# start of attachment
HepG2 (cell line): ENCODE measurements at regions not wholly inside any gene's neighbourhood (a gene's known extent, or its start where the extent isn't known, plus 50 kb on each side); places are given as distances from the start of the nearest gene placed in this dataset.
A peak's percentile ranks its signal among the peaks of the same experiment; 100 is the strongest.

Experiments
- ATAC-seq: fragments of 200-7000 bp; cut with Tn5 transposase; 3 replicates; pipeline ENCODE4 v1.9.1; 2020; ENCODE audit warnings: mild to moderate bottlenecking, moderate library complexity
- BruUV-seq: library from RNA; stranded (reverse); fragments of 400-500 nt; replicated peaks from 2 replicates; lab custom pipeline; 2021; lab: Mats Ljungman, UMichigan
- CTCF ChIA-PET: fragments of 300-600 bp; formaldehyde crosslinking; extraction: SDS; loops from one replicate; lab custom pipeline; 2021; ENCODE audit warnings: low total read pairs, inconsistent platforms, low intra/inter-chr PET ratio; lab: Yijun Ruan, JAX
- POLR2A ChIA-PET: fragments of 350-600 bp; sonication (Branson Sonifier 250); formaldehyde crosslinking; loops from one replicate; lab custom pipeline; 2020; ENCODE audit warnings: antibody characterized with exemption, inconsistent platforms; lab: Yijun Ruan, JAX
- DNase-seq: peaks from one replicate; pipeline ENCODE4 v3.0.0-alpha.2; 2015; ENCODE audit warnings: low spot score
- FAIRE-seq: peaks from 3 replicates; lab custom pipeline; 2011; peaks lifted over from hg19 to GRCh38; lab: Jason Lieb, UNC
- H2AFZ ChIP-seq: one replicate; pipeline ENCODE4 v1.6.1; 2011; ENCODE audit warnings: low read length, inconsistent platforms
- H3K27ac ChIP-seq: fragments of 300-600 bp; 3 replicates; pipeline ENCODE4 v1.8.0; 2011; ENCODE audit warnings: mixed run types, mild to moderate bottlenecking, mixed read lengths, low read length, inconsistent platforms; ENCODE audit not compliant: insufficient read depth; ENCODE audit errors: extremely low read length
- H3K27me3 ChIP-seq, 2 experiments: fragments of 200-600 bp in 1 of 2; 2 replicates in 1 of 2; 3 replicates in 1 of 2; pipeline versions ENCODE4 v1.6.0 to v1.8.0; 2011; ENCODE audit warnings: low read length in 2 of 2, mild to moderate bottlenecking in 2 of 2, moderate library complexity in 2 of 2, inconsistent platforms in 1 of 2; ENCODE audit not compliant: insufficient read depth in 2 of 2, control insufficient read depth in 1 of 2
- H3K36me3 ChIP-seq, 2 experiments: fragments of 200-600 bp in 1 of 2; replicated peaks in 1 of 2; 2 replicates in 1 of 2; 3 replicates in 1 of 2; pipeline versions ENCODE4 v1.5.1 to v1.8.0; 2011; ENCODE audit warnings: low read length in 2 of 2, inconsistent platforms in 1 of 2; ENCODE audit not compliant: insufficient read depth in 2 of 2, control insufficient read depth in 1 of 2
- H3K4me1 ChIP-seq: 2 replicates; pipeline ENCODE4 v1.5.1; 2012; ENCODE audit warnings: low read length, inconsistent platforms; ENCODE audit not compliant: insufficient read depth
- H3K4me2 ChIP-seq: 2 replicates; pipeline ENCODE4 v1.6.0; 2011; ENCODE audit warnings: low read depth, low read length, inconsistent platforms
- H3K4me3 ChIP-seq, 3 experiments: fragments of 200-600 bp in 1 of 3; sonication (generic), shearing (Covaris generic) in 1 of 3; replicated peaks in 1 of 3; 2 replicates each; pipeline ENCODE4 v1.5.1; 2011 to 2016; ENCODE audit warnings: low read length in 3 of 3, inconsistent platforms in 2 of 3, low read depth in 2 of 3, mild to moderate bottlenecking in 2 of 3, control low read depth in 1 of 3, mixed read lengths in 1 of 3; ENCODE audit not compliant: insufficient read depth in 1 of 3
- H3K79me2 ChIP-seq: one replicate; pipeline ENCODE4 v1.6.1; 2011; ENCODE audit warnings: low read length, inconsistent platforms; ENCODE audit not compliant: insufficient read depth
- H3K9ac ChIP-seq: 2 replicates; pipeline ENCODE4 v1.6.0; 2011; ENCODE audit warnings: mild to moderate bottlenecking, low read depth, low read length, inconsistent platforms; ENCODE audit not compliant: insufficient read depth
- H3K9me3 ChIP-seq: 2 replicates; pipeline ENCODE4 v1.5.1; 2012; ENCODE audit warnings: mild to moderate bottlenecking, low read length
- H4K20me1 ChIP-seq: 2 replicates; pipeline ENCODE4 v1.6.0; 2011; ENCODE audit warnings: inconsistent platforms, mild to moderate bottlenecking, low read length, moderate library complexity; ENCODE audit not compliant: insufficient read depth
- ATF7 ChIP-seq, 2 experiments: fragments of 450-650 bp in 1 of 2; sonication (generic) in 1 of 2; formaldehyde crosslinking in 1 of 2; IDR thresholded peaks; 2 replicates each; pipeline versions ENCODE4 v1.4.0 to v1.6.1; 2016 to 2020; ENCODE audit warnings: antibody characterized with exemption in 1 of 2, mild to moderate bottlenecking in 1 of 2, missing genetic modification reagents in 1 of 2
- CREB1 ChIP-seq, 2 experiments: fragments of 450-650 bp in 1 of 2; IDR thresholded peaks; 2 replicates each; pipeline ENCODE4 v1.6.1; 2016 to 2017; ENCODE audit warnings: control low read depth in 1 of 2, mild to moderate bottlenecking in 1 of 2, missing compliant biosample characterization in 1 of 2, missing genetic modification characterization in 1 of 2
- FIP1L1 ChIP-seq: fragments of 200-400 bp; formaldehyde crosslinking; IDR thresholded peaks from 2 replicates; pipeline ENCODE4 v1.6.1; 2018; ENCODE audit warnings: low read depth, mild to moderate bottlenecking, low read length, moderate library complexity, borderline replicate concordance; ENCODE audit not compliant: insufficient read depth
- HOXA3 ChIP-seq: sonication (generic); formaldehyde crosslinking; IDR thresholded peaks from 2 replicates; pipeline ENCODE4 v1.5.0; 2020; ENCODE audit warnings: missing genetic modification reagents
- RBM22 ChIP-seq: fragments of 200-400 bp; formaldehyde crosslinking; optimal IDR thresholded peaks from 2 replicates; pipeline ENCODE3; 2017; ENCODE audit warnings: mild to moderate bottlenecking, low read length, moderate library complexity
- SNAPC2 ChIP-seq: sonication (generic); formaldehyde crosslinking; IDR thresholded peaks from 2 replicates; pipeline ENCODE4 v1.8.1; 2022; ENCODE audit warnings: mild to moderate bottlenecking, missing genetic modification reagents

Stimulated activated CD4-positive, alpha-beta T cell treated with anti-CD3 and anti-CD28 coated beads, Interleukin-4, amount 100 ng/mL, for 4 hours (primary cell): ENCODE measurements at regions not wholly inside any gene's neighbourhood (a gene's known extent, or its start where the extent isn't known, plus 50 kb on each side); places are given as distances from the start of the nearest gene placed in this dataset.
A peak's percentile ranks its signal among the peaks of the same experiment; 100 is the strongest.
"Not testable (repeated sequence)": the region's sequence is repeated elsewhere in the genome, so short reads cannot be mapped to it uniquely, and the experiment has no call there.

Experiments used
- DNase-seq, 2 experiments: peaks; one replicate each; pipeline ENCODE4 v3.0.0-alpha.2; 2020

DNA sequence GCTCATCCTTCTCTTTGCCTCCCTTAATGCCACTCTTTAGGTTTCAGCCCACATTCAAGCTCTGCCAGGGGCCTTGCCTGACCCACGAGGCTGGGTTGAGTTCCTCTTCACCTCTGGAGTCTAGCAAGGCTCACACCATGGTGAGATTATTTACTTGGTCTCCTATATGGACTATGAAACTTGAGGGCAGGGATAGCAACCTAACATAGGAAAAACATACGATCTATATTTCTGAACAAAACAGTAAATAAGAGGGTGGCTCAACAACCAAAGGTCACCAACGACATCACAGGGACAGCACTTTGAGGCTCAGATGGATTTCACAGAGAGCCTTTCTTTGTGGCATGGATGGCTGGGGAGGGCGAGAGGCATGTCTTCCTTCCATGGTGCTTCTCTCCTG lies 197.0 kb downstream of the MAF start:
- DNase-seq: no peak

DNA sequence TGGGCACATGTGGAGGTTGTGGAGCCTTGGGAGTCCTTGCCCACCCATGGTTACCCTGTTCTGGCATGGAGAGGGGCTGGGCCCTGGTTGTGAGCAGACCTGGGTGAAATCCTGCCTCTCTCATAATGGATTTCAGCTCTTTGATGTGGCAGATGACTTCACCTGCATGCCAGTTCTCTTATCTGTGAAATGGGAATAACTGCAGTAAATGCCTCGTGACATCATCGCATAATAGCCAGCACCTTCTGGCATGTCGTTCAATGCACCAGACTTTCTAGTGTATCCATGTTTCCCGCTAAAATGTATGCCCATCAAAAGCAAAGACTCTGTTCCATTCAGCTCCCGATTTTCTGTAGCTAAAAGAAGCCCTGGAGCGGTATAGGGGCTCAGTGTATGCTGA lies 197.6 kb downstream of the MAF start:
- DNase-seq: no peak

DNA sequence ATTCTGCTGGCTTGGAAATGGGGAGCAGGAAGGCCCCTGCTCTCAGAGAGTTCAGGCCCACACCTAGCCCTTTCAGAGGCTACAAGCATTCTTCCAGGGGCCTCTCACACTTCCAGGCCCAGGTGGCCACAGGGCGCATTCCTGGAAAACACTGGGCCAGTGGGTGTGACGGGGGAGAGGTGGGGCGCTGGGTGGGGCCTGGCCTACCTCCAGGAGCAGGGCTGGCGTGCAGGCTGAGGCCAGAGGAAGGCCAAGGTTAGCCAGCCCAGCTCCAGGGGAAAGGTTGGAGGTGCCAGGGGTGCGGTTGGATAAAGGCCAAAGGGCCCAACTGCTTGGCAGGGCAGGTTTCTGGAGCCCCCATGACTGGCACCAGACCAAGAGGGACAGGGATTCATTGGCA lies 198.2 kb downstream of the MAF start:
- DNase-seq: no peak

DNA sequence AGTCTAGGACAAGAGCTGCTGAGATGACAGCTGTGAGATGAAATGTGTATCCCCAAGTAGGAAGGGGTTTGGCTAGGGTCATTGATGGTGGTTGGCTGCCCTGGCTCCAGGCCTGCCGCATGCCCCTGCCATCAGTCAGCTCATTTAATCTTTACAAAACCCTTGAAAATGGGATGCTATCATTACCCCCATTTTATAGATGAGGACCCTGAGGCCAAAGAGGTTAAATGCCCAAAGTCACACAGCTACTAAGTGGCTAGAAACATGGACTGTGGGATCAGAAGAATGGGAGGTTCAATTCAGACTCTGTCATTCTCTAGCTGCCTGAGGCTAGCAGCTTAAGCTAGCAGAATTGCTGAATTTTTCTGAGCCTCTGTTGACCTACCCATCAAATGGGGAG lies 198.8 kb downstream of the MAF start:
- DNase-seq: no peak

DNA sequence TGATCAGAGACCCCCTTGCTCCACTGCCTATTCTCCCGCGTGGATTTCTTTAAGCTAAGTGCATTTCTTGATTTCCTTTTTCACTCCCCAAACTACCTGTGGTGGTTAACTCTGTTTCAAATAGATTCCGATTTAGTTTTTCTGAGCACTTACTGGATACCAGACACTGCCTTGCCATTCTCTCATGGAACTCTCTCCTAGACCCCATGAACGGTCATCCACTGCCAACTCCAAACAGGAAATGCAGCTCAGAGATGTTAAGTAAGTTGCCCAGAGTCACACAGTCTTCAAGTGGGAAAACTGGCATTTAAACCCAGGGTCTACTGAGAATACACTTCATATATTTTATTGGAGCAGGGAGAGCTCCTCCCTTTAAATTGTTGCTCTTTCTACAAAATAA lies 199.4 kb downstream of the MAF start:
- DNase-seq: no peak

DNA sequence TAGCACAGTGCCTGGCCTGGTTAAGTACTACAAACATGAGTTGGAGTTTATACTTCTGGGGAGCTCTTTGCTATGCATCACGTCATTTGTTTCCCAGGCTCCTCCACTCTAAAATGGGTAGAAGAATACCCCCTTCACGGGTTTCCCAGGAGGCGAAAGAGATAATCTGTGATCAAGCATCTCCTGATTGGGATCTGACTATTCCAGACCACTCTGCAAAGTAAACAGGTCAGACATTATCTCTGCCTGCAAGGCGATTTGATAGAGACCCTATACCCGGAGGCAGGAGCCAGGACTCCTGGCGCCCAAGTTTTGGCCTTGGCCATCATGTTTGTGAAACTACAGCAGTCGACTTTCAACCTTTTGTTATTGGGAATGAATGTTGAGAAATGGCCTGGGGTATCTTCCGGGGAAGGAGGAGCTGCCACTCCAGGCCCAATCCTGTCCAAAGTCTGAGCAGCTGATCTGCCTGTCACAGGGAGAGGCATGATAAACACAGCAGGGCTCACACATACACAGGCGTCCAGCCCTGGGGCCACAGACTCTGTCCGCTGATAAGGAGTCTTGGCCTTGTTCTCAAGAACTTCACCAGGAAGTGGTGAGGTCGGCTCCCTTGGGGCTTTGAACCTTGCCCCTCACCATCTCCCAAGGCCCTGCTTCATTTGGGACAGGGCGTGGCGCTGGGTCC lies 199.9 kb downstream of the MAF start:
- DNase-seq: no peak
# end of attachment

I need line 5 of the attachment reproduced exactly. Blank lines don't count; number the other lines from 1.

- BruUV-seq: library from RNA; stranded (reverse); fragments of 400-500 nt; replicated peaks from 2 replicates; lab custom pipeline; 2021; lab: Mats Ljungman, UMichigan